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Adventure Awaits Graduate Student in Japan

by Connie K. Ho | November 21st, 2011

Blonde. Petite.  Musically inclined. French speaking. Japanese rock star. These phrases don’t normally mix. However, for University of California, Irvine (UCI) education graduate student Rebecca Mesch, they work and describe just a few of her characteristics. This past summer, Mesch was one of the interns for Guy Healy Japan, where she assisted in teaching English classes in Nagasaki and acted as a program evaluator for the English camps in different regions of Japan.

Mesch first became interested in the Japanese culture when she worked with Japanese exchange students through the Extension programs at UCI. She worked as a conversation partner and, in interacting with the students, it sparked an interest in Japanese culture. During her fourth year as an undergraduate, she took an introductory Japanese language course and continued her learning by enrolling in Japanese classes at a local community college. She was accepted to Guy Healy Japan after a general application process.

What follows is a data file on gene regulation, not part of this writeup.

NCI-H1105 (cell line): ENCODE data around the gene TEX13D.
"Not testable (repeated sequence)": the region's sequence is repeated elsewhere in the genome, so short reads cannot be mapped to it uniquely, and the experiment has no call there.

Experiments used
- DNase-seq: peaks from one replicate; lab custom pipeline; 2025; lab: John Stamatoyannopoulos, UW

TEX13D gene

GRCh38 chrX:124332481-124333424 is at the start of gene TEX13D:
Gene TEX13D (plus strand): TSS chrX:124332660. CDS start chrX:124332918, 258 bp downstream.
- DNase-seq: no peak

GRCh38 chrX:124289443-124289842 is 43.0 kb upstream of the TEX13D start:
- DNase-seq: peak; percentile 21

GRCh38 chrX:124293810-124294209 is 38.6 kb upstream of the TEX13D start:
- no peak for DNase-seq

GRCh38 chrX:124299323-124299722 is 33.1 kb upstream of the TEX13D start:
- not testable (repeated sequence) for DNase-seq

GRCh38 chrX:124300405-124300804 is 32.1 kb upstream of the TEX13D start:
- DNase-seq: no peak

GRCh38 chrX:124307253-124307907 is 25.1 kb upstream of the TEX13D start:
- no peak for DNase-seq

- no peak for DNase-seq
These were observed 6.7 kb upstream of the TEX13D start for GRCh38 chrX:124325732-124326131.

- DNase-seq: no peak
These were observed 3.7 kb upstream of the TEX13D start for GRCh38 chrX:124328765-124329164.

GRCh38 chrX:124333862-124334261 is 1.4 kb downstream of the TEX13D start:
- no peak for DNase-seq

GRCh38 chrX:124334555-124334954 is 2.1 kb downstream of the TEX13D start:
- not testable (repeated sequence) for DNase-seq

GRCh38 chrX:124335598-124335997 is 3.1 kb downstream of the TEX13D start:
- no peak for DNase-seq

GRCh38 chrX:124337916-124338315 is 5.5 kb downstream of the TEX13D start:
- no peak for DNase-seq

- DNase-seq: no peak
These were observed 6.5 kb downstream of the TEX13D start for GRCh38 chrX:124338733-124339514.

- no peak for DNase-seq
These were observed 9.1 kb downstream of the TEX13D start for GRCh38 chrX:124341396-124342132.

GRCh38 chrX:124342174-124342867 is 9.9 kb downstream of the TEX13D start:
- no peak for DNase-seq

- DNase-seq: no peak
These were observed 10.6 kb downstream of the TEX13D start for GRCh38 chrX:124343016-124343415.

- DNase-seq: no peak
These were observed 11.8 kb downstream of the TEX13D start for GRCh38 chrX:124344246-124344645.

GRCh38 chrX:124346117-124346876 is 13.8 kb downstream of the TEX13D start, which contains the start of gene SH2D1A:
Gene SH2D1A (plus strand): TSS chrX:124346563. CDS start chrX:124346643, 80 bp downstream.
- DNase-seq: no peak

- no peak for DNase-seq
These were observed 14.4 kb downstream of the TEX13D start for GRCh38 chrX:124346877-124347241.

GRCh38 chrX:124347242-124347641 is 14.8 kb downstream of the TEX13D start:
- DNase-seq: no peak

The program, Guy Healy Japan, focuses on creating lessons that are conversationally based. This differs from English taught in Japanese schools, where there is an emphasis on grammar. Mesch remembers distinctly one of the lessons that she taught while in Japan, where the interns created a sample conversation for students. The students then ran around the conversation, laughing, giggling, and utilizing the vocabulary they learned.

“They loved it, they were so engaged. We were running around with them and have conversation with them too. I saw their English improve from what they thought they could do because they were so happy and so engaged,” said Mesch. “It made me realize that if kids are really interested in what they’re doing and they have reason to be engaged in learning, they’ll do a lot better.”

Mesch has learned much from her experience abroad, such as the importance of politeness in Japanese culture as well as the focus on seafood in Japanese cuisine. With all this intercultural learning, connectivity was one of the major take home lessons for her.

“I learned that people aren’t as different as you think they’re going to be. If you grew up in Japan, you’re shaped by Japanese society and, if you grew up in the United States, you were shaped by American society,” commented Mesch. “But people are more the same than they are different, especially kids. But my experience has shown the importance of human connection.”

Photos via Rebecca Mesch

Rebecca Mesch is enrolled to receive her teaching credential from the University of California, Irvine. She has an interest in music education as well as English as a Second Language. She is knowledgeable in French and Japanese, having studied abroad in France and worked in Japan.

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